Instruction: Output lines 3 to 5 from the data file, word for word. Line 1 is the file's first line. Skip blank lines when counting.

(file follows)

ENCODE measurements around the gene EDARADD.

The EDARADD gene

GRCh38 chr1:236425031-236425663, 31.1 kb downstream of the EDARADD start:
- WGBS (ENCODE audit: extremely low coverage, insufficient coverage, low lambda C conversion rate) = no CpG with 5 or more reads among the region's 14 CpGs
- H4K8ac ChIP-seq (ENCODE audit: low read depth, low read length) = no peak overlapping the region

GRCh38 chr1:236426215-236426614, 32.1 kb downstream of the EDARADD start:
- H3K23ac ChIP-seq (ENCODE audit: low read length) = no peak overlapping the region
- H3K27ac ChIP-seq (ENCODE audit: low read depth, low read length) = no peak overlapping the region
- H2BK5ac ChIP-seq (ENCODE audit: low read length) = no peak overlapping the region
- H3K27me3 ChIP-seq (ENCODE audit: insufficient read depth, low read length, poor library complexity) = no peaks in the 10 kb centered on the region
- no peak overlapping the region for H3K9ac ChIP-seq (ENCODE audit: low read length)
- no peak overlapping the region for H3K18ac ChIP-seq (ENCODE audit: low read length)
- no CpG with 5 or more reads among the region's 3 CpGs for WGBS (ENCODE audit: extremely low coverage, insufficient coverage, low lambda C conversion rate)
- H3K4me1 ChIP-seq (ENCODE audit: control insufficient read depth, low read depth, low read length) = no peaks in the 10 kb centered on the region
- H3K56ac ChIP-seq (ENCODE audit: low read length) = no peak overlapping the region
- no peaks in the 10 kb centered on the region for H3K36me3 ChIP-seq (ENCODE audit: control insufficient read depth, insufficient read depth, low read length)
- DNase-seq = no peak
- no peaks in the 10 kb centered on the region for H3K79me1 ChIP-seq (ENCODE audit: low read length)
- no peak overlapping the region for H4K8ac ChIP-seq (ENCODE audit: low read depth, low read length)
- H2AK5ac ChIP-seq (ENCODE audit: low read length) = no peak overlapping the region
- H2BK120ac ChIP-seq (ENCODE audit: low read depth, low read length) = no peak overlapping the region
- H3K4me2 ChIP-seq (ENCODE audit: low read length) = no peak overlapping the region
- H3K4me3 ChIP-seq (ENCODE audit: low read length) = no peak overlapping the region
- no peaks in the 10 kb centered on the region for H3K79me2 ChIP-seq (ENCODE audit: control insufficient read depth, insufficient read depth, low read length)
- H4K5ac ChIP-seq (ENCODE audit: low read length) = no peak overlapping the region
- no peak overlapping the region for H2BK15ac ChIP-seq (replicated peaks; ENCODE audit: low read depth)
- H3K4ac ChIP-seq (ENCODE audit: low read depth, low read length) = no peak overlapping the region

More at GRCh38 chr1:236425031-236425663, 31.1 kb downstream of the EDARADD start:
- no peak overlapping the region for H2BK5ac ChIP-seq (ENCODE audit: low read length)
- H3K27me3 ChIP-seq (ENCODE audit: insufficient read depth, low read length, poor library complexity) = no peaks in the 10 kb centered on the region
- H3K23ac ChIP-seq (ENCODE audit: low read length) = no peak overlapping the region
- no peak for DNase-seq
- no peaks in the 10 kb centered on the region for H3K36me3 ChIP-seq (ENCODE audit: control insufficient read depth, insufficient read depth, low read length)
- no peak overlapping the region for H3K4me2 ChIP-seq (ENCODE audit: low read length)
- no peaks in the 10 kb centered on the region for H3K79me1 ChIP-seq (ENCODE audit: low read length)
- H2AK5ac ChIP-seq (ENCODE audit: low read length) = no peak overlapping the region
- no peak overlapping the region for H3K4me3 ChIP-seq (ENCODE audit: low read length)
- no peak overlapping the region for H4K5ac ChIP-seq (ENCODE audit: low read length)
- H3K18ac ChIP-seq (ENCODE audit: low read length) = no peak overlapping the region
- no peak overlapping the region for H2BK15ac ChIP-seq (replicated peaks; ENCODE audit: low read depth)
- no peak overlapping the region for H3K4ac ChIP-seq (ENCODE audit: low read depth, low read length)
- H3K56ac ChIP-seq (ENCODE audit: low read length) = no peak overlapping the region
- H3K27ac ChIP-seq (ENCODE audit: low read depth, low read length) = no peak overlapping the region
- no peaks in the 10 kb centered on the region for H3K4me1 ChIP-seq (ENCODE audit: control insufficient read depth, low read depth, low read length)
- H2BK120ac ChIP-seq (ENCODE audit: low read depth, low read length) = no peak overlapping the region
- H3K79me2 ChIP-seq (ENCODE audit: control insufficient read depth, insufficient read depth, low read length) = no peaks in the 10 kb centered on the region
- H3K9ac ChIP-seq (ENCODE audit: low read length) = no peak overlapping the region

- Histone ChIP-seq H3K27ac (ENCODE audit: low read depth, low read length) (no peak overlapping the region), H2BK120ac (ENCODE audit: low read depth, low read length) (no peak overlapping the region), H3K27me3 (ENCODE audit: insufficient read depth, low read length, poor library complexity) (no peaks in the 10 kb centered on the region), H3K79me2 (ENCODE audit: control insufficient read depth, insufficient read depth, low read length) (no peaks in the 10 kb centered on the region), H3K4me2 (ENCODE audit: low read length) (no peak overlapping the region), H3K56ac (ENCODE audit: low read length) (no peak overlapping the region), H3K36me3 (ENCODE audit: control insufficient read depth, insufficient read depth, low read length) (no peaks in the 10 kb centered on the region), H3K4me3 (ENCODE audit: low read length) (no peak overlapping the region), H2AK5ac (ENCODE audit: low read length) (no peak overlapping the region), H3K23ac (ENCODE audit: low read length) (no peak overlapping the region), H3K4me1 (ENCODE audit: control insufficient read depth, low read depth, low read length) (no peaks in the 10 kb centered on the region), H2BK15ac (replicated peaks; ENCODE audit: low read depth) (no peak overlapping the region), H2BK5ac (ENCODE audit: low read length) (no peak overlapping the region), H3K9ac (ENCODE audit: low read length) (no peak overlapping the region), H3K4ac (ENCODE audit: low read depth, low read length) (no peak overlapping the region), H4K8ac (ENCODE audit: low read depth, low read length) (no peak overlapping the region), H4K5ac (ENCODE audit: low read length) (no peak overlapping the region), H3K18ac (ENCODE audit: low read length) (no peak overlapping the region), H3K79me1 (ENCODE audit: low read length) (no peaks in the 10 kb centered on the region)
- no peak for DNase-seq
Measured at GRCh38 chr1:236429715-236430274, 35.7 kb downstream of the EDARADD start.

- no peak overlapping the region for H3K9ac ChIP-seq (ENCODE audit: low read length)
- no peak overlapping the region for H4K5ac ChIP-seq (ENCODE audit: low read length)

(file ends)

GRCh38 chr1:236425031-236425663, 31.1 kb downstream of the EDARADD start:
- WGBS (ENCODE audit: extremely low coverage, insufficient coverage, low lambda C conversion rate) = no CpG with 5 or more reads among the region's 14 CpGs
- H4K8ac ChIP-seq (ENCODE audit: low read depth, low read length) = no peak overlapping the region